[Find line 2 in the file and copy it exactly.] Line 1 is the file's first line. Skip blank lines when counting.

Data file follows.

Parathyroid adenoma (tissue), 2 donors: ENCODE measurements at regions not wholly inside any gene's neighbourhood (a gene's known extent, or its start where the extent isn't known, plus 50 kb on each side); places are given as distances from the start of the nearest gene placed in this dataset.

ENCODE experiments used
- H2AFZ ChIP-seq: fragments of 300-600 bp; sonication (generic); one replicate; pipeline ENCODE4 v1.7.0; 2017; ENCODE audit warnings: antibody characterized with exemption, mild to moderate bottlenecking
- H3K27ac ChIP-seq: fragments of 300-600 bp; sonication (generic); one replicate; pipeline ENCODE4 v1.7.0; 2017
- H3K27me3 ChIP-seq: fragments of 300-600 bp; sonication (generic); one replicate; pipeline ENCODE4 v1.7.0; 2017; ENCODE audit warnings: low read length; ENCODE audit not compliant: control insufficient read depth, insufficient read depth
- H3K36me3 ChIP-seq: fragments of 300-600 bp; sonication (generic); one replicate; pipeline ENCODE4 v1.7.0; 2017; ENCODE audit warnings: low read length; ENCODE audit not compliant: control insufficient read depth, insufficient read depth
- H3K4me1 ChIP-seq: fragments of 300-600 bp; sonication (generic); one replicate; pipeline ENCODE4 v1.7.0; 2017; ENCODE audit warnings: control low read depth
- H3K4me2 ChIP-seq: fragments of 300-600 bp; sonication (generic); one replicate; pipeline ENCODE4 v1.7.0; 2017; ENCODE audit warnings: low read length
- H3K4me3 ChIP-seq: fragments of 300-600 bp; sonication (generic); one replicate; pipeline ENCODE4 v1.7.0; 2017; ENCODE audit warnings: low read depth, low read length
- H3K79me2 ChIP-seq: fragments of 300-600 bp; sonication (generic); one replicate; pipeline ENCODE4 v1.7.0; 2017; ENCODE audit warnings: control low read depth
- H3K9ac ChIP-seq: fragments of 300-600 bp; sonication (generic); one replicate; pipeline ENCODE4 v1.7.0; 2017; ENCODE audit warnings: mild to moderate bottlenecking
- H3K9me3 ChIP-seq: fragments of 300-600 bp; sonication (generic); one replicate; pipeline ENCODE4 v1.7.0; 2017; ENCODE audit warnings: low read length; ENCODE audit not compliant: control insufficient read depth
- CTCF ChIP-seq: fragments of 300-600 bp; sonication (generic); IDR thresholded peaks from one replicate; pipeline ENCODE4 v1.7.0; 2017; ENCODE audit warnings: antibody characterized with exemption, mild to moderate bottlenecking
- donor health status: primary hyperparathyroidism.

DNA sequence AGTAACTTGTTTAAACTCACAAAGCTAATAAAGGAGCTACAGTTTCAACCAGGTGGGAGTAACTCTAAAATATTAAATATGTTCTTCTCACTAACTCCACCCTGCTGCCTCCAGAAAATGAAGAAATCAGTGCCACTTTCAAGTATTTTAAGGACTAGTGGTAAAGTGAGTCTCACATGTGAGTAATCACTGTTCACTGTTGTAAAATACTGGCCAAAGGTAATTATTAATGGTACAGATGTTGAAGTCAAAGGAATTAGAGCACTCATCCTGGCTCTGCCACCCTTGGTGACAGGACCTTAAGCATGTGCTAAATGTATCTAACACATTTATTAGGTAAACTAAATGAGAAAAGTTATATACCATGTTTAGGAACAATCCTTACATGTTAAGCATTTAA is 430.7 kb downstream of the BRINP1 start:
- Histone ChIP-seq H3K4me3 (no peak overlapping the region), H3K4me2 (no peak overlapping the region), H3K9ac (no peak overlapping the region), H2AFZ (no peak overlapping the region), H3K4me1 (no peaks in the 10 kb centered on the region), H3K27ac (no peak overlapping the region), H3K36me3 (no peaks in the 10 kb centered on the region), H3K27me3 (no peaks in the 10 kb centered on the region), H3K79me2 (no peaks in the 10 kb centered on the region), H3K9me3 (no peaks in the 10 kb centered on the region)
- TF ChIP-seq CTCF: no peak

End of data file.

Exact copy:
ENCODE experiments used